Amid the inevitable bustle and stress of the holidays, I make a point to carve out time during the last week of the year for introspection. During this designated “me” time, I’ll turn inward for some much-needed reflection to plan for the upcoming year.
One of my favorite end-of-year rituals is marking off the boxes on my financial checklist for my freelance business. It’s true, this is something money nerd me actually looks forward to. It helps me push the “refresh” button and allows me to stay focused on my long-term goals.
For fellow freelancers who might also want to spend some time during December tending to their financial situation, here are a few to-do items.
Tweak Your Business Budget
Besides making changes to my regular budget for living expenses, I’ll re-evaluate my business expenses and spending plan.
This requires looking at my books for the year to see which expenses have spiked, and which have bumped down. If I find that I spent more this year on, say, hiring independent contractors, or meals and entertainment, I tweak my budget to accommodate these changes. I’ll also try to save on business expenses when and where I can, and will cut back as needed.
I also will create a spending plan for anticipated expenses in the new year. For instance, I plan on attending more professional conferences, and might invest in a revamp of my website. I’m also publishing the first of a series of books geared toward freelancers. I’ll also consider vacations I want to take and budget for time off.
If you use accounting software, you can easily spit out an expense report to see where your money is going. If you’re new to freelancing, you could aim to set aside 10% of your after-taxes income toward business-related expenses. This money can go toward health insurance, equipment and supplies, a coworking space, and professional mixers and conferences.
Make a New Money Flow
In a nutshell, a money flow is the system of cards you use to make your purchases. It also includes the bank accounts where you keep (and move) your money. My money flow is pretty straightforward, and I’ve aimed to make it as streamlined as possible. I make the majority of my purchases on my business credit card, and pay contractors via PayPal. Everything drops into a business checking account. And from my business checking account I pay all my bills.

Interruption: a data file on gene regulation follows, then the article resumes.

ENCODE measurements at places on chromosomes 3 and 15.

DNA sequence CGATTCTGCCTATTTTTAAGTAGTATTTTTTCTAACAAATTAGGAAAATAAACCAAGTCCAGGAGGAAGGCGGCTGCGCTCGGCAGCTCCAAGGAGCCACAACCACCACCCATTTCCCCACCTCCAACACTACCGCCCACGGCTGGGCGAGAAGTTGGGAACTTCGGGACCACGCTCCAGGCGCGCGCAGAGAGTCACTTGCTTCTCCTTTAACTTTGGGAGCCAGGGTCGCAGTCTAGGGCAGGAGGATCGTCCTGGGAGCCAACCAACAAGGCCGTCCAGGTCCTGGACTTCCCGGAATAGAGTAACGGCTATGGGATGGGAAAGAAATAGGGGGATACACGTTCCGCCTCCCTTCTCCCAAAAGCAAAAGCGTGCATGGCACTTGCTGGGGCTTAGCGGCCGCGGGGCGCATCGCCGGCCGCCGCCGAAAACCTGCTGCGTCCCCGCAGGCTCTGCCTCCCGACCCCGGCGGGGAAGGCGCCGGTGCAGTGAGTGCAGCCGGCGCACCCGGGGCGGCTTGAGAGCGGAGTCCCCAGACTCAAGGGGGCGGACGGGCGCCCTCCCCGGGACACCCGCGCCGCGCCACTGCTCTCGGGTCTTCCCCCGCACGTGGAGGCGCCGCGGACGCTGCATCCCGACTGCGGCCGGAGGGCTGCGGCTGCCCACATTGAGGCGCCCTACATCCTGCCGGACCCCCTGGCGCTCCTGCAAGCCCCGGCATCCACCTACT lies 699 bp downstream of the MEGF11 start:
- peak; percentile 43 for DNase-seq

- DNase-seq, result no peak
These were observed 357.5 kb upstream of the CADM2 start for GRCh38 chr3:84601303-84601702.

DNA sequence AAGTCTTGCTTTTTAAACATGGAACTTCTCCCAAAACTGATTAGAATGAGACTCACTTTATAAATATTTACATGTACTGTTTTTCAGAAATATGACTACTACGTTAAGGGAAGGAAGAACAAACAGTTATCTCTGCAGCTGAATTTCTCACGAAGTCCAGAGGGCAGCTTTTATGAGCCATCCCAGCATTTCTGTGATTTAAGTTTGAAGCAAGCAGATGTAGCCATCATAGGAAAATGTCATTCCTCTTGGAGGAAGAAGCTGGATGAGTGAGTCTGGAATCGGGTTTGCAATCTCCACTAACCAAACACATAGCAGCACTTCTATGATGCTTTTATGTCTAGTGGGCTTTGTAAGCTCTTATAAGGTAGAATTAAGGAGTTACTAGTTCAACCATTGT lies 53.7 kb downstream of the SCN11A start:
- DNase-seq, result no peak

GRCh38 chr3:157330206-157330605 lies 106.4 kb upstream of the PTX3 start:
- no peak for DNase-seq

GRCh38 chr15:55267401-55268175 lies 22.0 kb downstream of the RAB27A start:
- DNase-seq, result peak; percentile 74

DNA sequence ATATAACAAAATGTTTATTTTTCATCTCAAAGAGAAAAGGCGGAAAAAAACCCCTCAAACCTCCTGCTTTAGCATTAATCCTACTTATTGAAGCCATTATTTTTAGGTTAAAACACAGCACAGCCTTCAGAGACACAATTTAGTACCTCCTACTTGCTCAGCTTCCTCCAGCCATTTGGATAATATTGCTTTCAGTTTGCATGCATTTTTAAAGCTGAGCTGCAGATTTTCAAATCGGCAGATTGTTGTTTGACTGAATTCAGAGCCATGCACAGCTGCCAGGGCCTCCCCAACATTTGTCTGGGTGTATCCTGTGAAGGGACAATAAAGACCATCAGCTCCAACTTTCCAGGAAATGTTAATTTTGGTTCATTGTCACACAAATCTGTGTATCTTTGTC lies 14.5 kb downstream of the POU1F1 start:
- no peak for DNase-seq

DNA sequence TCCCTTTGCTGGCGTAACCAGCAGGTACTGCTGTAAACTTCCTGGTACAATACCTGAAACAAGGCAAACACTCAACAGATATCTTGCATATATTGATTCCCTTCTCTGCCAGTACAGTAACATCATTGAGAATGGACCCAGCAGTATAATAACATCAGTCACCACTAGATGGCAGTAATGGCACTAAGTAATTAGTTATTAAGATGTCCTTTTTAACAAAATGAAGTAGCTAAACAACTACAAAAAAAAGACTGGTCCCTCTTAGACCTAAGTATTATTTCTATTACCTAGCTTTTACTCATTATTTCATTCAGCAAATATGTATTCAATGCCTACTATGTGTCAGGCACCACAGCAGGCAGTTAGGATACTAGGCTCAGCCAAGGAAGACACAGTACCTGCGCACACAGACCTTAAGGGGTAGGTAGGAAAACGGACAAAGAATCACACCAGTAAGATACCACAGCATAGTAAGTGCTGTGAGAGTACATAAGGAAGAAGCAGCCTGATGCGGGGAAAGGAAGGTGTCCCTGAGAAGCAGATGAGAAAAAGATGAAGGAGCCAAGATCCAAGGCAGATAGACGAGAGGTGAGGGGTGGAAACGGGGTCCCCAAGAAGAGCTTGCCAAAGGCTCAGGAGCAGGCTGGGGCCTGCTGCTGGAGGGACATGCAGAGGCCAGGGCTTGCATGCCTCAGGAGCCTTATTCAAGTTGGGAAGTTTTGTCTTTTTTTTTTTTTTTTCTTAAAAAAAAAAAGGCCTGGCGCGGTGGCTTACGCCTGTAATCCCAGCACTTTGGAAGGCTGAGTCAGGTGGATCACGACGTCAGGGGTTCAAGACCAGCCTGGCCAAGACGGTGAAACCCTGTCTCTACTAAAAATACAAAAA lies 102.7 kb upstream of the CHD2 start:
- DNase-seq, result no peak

In years past, my money flow sometimes became unnecessarily complicated. There were too many “bank accounts in the kitchen,” or I moved money around unnecessarily. When that turned out to be the case, I would simplify accordingly.
Prep for Taxes
While I make a point to log in to my accounting software regularly to make sure my transactions are accurate and up to date, when the end of the year rolls around, I go through my books again to see if I missed anything. I also spend time exploring nifty features with my accounting software, such as creating customized reports.
Something I learned from my accountant: If your business is cash-based, sales and purchases are recorded when the money drops into your bank account, and not when the services were performed or billed (that’s known as accrual accounting).
So if you have pending payments for work you performed in the year prior but you got paid this year, then that counts as income for the current year. And if any payments for work you performed this year spills over to the next year, that will be included in next year’s income, and not this year.
I’ll also schedule a call with my accountant to see if there’s anything I should do before the new year. For instance, if I hired independent contractors and paid them at least $600, the IRS requires me to file a 1099 tax form for each person.
Review Your Insurance
Insurance can be one of those unpleasant purchases that many of us dread. It’s an understandable feeling: no one enjoys spending a lot of money on something that they won’t need unless something terrible happens.
As solopreneurs it’s crucial that you have ample coverage. When stuff happens — and it inevitably will — not having proper insurance could be a devastating blow.
Commit to Regular Financial Housekeeping
To avoid having the tasks on my financial housekeeping list pile up, I’ll also create a plan for staying on top of these tasks. For instance, balancing my books every week, and sending invoices at the end of the month. Not terribly sexy or exciting to many, but taking a bit of time during the end of year to tend to financial housekeeping will help you continue to grow and strengthen your freelancing business. You’ll have one less thing to stress about once things get busy, and it could help you avoid freelancer money woes.
Do you have any tips to add to the year-end checklist? Let us know in the comments.